4. All Scripture cited from The Holy Bible: New International Version (Grand Rapids, MI: Zondervan, 1984), unless noted.

Blog adapted from the February 7, 2017 Bible Answer Man broadcast.

Apologetics

The Fast Food Christianity of Paula White

cri-blog-hanegraaff-hank-paula-white-fast-food-christianity

I was looking at the list of people who would be praying at the presidential inauguration, and one of them was Paula White (Paula White-Cain) the notorious Word of Faith preacher.

White famously said, “when God begins to speak to you, you get up and go to the phone, because God is telling you $68.19 for the next 12 months, which happens to be $818. What Deuteronomy 8:18 says that God will give you power to get wealth”1 Well, this is “faith food”2 or fast food for millions of gullible people around the world.

She claims to have had a divine visitation in which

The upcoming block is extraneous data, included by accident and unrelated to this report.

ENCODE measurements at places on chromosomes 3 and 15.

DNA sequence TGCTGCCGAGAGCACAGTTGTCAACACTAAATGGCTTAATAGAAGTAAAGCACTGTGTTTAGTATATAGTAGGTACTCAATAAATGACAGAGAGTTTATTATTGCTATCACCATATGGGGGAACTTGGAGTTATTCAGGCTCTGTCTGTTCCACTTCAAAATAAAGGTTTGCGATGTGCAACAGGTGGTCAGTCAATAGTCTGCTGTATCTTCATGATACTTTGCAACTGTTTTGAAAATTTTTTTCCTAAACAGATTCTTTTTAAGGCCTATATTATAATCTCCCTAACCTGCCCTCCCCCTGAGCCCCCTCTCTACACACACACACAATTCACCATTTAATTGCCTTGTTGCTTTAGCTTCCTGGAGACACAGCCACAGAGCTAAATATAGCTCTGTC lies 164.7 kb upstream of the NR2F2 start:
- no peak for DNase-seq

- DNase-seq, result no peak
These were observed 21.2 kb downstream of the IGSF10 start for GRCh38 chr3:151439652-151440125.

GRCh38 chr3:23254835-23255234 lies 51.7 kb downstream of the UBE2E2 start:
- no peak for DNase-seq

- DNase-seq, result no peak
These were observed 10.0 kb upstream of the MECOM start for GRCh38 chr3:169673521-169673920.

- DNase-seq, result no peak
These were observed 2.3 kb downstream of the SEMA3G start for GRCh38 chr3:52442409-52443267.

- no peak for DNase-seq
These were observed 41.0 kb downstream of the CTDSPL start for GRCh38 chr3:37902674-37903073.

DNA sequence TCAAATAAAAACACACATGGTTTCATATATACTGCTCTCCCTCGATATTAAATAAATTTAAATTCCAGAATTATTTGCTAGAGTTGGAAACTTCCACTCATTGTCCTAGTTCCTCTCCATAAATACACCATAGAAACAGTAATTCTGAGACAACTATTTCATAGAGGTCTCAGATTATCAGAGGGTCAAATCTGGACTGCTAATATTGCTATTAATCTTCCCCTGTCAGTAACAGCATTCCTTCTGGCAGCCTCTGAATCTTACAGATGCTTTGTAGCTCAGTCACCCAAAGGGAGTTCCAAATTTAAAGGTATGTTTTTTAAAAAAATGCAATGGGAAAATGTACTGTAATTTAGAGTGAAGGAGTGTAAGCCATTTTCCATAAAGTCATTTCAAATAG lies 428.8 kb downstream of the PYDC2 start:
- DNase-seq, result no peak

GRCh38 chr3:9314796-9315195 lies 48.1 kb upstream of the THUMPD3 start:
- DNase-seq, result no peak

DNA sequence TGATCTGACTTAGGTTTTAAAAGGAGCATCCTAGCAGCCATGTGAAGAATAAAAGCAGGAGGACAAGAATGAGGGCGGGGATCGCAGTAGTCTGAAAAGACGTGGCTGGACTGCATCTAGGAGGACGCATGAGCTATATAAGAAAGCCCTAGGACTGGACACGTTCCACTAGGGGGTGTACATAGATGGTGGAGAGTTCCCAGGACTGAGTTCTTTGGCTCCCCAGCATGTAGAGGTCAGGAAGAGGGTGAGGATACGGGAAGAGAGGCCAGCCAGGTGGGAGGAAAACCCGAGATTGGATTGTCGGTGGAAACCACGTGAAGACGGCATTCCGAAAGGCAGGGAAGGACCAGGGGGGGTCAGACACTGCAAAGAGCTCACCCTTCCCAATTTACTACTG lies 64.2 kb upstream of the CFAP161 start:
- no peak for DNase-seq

God gave her a vision of multitudes of millions of people as far as her eyes could see. In the vision, every time she opened her mouth and began to declare the Word of the Lord, there was a visible manifestation of the power of God – souls were saved, the sick were healed, and the broken were restored. Conversely, when she was silent, people began to fall into utter darkness.3

The message that she had to loudly proclaim was that “God does not want us to live in poverty or lack” for “He wants you to be prosperous.” Indeed, says Paula, “God wants you to have it all.”4

To have it all requires the sowing of seeds, so says Paula, “For the next 12 months I am sowing $68.19, based on Psalm 68:19, that daily God will load me up with benefits.”5 The magic in the numbers is breathtaking. Paula goes on to say, “$68.19 for the next 12 months, which happens to be $818.” Then she uses the pretext of Deuteronomy 8:18 to make her point “God will give you power to get wealth.”6 But, what is more astounding about this is how many gullible people find merit in White’s message.